English contemporary opinions on the Sabbatean movement

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While working on seventeenth-century colonial history I came across an unpublished letter from Henry Muddiman originating from Whitehall.((Public Record Office, State Papers, Dom? estic 29/151, folios 23-5 (CP 3671). It is from Henry Muddiman, an intelligence gatherer em? ployed by Joseph Williamson, at that time Secretary to Sir Henry Bennet (later Earl Arlington), Secretary of State. Williamson was also 'Keeper of State Papers', as well as Latin Secretary to the king. )) It strangely resembles a somewhat later missive written by Henry Oldenburg, Secretary of the Royal Society, to Joseph Williamson.((Oldenburg's letter to Williamson is dated 10 November 1666. Cf. PRO, State Papers 29/136. The letter is mentioned by the late Professor G. Scholem in his Sabbetai Sebi The Mystical Messiah (1626-1676) (Princeton 1973) 544? note !95? in connection with his letter to Spinoza (see n. 8 below). The letter is only signed with initials, but the handwriting can easily be authenticated by comparing it, for instance, with A. Rupert Hall and Marie Boa Hall's edition of the Correspondence of Spinoza, vol. I (Wisconsin 1966) plate III, following p. 200. It is apparent from this letter, as Scholem has pointed out, that he 'seems to have taken a positive view of the messianic movement among the Jews, about which he continued to keep himself informed'.)) Both deal with news regarding Sabbetai Zvi (Sebi), the false Messiah.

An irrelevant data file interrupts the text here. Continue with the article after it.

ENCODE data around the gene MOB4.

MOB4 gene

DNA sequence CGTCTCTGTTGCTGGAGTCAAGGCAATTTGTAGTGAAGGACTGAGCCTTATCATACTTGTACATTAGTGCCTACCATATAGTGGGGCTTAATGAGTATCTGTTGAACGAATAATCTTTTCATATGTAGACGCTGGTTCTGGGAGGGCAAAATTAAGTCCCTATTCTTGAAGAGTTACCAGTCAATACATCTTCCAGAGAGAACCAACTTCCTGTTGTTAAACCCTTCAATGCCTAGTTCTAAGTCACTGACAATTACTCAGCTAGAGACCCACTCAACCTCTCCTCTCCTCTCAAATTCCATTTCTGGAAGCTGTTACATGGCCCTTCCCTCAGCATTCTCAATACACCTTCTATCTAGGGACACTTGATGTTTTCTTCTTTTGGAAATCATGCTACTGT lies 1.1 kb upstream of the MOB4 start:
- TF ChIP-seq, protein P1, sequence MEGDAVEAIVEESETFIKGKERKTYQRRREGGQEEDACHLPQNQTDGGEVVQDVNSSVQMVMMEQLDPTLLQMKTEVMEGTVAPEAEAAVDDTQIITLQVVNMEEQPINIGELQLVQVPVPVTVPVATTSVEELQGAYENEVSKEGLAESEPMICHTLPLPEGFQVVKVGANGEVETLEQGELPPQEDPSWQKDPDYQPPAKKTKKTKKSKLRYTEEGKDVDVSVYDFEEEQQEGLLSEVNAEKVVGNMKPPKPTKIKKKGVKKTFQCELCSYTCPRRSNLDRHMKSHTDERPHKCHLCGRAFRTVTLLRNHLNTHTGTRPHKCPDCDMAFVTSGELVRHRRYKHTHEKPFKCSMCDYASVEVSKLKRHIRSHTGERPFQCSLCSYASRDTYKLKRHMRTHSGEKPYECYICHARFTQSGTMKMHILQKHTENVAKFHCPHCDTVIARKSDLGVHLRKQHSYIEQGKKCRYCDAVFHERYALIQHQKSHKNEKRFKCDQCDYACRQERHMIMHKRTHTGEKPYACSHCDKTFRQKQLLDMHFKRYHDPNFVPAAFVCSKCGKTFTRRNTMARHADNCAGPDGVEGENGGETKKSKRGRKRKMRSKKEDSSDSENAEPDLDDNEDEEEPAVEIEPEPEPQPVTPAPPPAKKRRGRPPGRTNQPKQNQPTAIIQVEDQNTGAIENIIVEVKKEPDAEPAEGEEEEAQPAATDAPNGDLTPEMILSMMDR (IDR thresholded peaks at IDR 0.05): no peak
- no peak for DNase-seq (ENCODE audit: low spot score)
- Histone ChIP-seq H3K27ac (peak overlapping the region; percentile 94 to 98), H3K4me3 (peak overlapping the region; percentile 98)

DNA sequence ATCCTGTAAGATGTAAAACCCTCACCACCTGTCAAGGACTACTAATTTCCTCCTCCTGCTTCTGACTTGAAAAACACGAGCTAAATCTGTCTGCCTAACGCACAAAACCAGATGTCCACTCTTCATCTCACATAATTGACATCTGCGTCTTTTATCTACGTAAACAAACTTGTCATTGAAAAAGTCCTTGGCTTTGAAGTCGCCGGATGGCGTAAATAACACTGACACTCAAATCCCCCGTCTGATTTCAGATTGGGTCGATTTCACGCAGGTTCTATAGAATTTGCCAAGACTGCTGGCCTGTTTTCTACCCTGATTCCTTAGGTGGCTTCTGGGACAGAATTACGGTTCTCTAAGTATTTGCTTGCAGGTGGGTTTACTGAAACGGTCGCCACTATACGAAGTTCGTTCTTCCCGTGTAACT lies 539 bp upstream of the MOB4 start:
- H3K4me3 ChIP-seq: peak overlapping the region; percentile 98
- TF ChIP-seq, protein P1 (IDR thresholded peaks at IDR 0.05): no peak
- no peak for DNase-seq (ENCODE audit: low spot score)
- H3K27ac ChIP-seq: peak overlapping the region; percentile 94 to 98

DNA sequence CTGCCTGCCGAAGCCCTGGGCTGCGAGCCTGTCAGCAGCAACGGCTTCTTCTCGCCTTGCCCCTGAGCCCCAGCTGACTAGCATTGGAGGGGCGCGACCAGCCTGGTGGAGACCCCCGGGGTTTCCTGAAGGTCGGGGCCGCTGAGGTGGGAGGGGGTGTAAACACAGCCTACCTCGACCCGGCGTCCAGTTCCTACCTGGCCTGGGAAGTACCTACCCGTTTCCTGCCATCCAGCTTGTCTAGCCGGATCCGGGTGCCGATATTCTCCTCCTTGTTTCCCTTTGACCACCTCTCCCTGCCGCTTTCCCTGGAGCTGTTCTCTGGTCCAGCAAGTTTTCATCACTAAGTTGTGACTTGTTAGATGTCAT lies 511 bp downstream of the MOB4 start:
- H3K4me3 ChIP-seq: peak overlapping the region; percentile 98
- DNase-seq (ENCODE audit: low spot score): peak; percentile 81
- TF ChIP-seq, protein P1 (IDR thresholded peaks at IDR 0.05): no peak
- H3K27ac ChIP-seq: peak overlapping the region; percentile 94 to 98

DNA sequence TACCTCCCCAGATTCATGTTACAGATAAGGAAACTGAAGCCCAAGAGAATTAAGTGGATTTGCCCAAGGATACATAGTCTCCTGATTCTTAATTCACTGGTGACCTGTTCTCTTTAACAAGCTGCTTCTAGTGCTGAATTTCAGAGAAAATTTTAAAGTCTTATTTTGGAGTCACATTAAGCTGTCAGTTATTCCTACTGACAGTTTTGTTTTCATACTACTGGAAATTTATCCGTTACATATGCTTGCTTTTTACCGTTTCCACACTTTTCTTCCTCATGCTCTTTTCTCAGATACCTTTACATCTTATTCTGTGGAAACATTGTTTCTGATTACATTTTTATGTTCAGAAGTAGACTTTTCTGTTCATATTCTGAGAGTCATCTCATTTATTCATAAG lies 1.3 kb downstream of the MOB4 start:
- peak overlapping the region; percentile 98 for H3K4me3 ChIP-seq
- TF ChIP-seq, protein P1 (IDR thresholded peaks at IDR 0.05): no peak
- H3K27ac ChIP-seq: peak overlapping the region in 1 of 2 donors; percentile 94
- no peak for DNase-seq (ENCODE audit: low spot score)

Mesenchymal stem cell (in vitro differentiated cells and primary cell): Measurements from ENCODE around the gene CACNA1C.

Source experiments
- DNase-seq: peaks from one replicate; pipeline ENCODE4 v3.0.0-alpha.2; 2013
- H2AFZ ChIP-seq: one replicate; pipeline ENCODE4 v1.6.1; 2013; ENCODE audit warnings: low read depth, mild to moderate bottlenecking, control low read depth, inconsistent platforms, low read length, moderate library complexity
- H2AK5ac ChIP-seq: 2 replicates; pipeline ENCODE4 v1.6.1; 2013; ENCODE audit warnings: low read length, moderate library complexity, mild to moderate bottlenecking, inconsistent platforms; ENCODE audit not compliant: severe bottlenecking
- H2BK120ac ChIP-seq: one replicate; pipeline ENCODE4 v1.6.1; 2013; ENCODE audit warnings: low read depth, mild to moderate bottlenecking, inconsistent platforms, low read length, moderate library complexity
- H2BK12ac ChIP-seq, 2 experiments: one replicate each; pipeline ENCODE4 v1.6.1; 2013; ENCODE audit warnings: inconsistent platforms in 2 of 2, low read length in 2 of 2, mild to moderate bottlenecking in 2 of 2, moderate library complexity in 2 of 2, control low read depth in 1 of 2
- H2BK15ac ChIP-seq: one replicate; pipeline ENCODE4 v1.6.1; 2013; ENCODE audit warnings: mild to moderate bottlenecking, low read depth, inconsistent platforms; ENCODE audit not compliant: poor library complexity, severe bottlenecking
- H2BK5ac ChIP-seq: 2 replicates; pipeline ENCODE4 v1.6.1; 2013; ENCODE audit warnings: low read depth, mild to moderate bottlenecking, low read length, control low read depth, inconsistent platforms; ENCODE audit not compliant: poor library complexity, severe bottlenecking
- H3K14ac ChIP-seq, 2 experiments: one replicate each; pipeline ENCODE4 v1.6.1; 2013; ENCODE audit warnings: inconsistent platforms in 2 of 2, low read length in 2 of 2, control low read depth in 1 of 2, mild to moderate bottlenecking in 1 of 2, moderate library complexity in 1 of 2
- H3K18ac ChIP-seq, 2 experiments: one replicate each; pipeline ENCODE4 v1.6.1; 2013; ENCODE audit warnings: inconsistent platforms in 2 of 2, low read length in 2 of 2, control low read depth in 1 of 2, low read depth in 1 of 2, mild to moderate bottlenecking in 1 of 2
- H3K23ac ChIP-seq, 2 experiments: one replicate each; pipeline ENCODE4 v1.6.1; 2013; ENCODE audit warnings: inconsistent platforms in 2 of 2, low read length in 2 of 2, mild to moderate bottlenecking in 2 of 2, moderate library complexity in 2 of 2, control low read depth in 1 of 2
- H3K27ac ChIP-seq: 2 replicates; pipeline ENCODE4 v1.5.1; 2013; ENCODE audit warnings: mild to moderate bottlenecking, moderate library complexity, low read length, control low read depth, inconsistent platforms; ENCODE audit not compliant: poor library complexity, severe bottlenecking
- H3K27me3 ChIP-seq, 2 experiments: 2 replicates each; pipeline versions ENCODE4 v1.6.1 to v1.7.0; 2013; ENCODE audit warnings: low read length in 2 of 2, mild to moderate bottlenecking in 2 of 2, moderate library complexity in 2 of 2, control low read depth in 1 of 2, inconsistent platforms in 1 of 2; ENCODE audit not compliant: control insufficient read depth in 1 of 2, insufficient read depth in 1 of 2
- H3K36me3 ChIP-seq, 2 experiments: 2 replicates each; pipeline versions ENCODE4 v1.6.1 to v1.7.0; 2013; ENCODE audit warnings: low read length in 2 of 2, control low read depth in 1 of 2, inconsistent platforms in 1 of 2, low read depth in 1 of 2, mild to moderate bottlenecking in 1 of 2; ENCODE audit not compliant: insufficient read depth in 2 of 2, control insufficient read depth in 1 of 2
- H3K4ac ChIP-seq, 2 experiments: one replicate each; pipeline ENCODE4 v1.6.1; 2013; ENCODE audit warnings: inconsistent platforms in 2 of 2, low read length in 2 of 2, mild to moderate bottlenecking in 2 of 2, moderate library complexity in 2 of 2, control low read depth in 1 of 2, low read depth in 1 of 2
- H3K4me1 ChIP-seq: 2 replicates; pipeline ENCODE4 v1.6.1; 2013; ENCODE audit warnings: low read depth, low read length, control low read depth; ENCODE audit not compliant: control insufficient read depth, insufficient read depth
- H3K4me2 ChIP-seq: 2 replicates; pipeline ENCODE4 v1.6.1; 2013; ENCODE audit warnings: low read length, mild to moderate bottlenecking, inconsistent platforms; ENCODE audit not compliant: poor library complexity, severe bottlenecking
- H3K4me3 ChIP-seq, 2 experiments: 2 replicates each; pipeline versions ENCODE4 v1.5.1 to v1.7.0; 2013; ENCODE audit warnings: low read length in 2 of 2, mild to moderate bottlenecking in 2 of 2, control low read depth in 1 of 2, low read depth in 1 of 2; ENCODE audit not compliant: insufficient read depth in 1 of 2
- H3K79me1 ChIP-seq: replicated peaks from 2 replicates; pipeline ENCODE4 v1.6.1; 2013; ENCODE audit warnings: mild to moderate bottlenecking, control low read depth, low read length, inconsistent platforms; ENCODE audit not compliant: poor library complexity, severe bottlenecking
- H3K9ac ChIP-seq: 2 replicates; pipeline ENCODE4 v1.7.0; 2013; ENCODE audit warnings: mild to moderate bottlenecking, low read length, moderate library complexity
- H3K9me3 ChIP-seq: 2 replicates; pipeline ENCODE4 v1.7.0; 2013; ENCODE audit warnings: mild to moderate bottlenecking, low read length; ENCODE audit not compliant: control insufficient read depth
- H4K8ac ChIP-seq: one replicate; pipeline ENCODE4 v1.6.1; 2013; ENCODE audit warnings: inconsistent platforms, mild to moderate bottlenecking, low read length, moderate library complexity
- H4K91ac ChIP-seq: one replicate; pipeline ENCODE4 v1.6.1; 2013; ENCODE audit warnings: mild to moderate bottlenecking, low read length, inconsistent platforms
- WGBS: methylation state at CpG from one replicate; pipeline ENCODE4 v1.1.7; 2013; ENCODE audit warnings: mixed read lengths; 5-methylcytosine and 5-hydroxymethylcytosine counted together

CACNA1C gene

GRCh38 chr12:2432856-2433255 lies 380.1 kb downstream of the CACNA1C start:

The first one is dated 15 March 1666 and contains a long array of military and political information in the form of a daily report. The phrase of particular interest reads as follows: 'The Jewes hurry out of Amsterdam to their fraternity with great expectations from their new Messias whome the...((Illegible. Probably an abbreviation for 'letters' in this context.)) thenne((Uncertain reading.)) speake to be but an ordinary silly fellow and the son of a Baker.' This entry is preceded by Court news concerning the return of the king to London, and is followed by a notice on the demise of Sir John Jacob, a customs official.

This information on the Sabbatean movement was clearly not considered important either by the reporter himself((As reflected in his disparaging tone in the report quoted already. In another reference to Sabbetai Sebi, according to the Calendar of State Papers, SP 29/156f. 38, Whitehall, 15 May 1666, he relates that: 'New Messias of the Jews was hanged in chains at Stamboul, hav? ing first confessed, after some blows on the feet, that he was persuaded by some Jews'. I am indebted to Mr Derek Davis for kindly allowing me to use the above-mentioned quotation, which shows-by the way-the less than accu? rate reporting by Muddiman.)) or by his superiors, among whom was Joseph Williamson, an original Fellow and later President of the Royal Society.((He was elected to the Royal Society before the First Charter, was an original Fellow, and became President in 1677. His correspond? ence with Oldenburg extended over a period of years, but was intense during 1666-7. See Spinoza's correspondence (see n. 2) 126, 127, 138, 182 and passim. On

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